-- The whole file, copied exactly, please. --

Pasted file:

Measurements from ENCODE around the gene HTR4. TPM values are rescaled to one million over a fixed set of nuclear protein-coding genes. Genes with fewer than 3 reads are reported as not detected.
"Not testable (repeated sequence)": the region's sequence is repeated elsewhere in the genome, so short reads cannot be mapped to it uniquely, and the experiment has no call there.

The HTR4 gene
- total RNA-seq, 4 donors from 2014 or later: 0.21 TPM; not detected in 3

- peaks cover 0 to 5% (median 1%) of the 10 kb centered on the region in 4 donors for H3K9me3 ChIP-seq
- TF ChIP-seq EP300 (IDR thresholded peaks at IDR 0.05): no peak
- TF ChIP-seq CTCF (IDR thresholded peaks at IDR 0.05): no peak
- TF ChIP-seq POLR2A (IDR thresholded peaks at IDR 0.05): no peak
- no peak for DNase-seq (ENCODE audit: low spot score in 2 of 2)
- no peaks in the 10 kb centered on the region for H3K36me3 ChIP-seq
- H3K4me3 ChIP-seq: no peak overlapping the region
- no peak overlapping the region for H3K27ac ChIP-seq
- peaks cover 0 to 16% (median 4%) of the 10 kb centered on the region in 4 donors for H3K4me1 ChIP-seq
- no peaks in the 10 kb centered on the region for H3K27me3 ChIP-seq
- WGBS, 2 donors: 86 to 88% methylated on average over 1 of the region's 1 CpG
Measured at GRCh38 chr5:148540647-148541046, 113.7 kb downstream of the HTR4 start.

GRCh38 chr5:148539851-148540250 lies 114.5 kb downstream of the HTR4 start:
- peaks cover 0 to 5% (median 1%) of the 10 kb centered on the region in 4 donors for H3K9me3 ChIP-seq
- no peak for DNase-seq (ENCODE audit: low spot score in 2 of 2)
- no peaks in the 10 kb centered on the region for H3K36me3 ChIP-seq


Measurements from ENCODE around the gene HTR4. TPM values are rescaled to one million over a fixed set of nuclear protein-coding genes. Genes with fewer than 3 reads are reported as not detected.
"Not testable (repeated sequence)": the region's sequence is repeated elsewhere in the genome, so short reads cannot be mapped to it uniquely, and the experiment has no call there.

The HTR4 gene
- total RNA-seq, 4 donors from 2014 or later: 0.21 TPM; not detected in 3

- peaks cover 0 to 5% (median 1%) of the 10 kb centered on the region in 4 donors for H3K9me3 ChIP-seq
- TF ChIP-seq EP300 (IDR thresholded peaks at IDR 0.05): no peak
- TF ChIP-seq CTCF (IDR thresholded peaks at IDR 0.05): no peak
- TF ChIP-seq POLR2A (IDR thresholded peaks at IDR 0.05): no peak
- no peak for DNase-seq (ENCODE audit: low spot score in 2 of 2)
- no peaks in the 10 kb centered on the region for H3K36me3 ChIP-seq
- H3K4me3 ChIP-seq: no peak overlapping the region
- no peak overlapping the region for H3K27ac ChIP-seq
- peaks cover 0 to 16% (median 4%) of the 10 kb centered on the region in 4 donors for H3K4me1 ChIP-seq
- no peaks in the 10 kb centered on the region for H3K27me3 ChIP-seq
- WGBS, 2 donors: 86 to 88% methylated on average over 1 of the region's 1 CpG
Measured at GRCh38 chr5:148540647-148541046, 113.7 kb downstream of the HTR4 start.

GRCh38 chr5:148539851-148540250 lies 114.5 kb downstream of the HTR4 start:
- peaks cover 0 to 5% (median 1%) of the 10 kb centered on the region in 4 donors for H3K9me3 ChIP-seq
- no peak for DNase-seq (ENCODE audit: low spot score in 2 of 2)
- no peaks in the 10 kb centered on the region for H3K36me3 ChIP-seq